“What happens when you’re in camp and some guy won’t show up for a meeting,” Carroll said to Kerr. “Or he’ll be late. Or he’s gonna spout off at one of your players. Millions of things are gonna happen, and it has nothing to do with Xs and Os. Any time you deal with a situation with players, you are making a statement about who and what you are. And they are watching you: Do you believe in something, or are you just dealing with it randomly?”
Kerr went back to his hotel and wrote. And what he wrote was that he wanted his team to play with joy — so much joy that it would overwhelm opponents. What he took from Carroll, he says, was “authenticity.” The Seahawks’ energy was a reflection of Carroll’s convictions, not some phony wall poster. “Everything that happens in practice, everything they feel when walk into gym or field has to be real and the values important to you as a coach have to come alive,” Kerr said. “And that’s how culture is defined, when players feel that authenticity from you, and now there is something real and it starts to build.”
Walsh once wrote that a winning coach has “a “conceptual blueprint for action.” Carroll and Kerr have that, and you sense that Rivera has it too. He knows what he’s about and what he wants. He’s exacting, emphatic, and utterly consistent in what he prizes and what he won’t tolerate, a stickler for technique, who had some tension with his defenders in camp because he demanded they “set your hand a certain way.” That’s because it’s a building block: technique breeds confidence, and soon after follows a consistent pride of performance.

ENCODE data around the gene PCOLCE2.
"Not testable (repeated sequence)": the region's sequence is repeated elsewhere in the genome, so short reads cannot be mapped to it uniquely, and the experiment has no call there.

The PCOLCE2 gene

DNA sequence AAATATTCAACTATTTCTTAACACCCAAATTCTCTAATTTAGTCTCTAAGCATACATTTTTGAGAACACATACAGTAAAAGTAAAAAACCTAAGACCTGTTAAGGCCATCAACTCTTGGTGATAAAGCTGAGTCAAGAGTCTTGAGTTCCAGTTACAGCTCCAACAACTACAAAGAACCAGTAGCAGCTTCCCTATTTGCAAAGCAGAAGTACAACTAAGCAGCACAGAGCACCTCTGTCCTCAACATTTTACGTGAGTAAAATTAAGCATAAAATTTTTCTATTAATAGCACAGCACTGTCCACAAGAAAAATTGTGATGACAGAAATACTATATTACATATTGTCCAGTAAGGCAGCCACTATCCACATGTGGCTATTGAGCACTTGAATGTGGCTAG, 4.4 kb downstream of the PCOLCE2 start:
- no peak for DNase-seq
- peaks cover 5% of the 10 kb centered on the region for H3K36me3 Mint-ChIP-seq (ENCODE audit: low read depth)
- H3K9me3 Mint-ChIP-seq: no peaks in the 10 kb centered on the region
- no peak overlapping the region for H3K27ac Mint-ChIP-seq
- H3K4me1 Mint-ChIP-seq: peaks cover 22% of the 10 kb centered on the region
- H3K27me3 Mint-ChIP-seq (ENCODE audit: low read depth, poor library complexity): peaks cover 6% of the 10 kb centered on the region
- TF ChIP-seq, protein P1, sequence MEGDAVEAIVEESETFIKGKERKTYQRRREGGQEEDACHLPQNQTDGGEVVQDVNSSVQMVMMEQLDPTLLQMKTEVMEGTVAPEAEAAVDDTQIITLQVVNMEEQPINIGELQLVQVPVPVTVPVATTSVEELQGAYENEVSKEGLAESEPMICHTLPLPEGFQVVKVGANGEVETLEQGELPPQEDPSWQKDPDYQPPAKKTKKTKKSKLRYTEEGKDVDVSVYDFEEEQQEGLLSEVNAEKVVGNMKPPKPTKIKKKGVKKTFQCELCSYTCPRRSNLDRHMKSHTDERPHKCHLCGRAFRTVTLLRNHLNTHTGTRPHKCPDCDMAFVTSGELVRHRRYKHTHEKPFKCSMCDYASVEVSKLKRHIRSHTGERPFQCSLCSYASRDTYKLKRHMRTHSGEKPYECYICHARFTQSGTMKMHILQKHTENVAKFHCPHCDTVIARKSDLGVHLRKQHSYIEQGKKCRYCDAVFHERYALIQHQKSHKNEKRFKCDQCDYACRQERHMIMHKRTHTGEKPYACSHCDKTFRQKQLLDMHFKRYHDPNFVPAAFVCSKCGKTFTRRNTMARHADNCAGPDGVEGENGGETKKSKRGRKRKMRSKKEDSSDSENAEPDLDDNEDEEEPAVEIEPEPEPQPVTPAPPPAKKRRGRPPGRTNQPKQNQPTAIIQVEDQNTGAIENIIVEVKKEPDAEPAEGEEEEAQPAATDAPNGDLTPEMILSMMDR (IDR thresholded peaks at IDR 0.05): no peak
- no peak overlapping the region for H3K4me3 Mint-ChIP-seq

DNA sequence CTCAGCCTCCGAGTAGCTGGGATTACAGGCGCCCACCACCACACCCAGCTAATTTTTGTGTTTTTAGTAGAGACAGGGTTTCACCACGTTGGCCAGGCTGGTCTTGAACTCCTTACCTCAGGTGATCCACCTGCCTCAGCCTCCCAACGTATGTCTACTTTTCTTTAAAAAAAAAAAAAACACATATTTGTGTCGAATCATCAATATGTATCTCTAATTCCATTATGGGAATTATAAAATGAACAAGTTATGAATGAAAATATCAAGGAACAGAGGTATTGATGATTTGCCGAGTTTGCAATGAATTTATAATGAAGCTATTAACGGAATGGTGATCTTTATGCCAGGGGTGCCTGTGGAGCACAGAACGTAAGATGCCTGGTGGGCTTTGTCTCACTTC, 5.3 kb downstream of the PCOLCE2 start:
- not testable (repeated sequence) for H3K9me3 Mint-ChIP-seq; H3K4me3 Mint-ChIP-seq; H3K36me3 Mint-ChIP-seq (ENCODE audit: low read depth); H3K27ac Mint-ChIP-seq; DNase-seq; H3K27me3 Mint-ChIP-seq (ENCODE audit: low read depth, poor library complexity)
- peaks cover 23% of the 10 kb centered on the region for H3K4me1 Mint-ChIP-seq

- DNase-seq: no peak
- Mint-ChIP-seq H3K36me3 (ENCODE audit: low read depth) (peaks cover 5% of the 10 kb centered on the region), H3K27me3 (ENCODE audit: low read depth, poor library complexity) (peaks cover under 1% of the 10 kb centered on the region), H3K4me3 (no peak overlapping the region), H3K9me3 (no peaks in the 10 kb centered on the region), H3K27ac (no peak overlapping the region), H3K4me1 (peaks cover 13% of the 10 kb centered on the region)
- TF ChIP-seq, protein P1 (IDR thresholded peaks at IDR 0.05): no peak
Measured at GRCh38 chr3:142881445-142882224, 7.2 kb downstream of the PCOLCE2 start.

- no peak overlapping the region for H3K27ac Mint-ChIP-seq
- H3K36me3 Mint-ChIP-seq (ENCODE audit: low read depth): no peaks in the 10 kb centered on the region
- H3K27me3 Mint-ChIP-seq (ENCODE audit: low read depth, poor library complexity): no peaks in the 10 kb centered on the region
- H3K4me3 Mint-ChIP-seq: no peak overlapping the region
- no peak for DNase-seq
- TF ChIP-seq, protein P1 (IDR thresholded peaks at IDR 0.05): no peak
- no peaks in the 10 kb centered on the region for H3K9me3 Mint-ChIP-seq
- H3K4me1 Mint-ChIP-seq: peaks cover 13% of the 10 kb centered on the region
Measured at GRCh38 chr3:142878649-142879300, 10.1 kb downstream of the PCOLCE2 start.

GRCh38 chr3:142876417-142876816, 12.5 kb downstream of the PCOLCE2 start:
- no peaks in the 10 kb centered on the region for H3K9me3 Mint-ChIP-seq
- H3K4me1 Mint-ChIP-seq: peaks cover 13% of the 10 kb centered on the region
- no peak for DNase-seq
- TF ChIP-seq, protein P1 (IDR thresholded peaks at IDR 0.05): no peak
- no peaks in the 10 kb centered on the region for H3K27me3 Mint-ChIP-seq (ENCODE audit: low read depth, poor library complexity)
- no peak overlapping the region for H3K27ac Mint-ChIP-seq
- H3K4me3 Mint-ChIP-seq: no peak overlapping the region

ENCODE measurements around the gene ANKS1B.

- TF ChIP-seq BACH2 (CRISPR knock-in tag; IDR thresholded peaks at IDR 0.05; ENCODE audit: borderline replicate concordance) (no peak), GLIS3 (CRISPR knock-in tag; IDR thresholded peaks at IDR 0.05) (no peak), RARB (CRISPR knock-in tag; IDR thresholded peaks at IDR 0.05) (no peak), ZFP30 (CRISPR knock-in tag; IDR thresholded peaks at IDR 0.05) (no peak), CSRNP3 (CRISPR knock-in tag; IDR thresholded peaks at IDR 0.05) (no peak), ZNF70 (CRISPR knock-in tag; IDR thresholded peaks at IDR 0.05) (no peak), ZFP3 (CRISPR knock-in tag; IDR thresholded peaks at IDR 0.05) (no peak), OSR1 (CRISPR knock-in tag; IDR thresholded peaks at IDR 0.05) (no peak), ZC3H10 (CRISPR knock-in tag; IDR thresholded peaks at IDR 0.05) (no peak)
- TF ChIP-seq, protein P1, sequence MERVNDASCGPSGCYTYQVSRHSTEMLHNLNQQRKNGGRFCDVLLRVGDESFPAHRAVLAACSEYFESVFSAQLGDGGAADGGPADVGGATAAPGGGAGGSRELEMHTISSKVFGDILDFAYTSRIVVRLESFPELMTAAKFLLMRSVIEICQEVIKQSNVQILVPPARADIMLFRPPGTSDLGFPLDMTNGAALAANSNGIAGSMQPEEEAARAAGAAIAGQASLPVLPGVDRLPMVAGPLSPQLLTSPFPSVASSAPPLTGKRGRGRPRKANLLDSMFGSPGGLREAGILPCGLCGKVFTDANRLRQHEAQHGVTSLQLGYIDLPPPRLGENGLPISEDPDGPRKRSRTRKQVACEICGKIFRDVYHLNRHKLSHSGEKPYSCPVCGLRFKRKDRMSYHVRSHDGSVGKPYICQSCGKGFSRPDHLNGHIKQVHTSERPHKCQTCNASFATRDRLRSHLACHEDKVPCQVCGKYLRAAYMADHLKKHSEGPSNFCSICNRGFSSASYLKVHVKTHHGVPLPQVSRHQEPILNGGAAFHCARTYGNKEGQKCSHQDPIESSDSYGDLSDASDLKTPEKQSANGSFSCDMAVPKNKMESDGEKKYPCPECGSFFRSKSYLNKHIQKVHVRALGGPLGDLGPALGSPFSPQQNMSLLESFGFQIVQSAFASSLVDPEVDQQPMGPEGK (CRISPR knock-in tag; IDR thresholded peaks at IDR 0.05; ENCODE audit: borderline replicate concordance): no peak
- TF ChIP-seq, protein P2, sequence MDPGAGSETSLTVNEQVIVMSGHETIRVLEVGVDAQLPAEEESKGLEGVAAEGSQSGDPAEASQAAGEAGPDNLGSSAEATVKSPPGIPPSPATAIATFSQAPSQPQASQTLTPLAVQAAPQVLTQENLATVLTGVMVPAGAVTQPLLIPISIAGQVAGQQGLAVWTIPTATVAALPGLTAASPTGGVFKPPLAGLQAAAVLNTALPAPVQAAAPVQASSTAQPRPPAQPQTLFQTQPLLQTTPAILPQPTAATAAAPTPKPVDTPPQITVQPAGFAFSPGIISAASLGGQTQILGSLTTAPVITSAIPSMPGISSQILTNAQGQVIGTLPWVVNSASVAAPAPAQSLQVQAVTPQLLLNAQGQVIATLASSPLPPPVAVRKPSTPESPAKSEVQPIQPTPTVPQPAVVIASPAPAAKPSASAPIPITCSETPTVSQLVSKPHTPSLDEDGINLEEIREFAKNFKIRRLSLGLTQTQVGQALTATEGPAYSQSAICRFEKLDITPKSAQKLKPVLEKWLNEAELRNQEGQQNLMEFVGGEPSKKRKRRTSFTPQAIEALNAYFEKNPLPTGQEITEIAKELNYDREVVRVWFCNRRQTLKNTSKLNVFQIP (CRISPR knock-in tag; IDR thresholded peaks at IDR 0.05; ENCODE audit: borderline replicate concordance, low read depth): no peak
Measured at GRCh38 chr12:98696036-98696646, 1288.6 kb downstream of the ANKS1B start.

The next phase for Rivera will be harder: to build “sustainable” culture, he says. But Rivera has a strange backhanded advantage over the other men who tried to change this outfit over the last 20 years: For the moment, the owner is so busy with the scandal from his lousy old culture that he can’t interfere with the new culture too much. Rivera is the centralized voice and power in the organization.
“I kinda felt like they got it,” Rivera said Monday. “One good play begot another good play. Then another, and next we’re rolling. If we can a develop sustainable winning culture … we can make things happen and create the type of environment and culture people want to be part of.”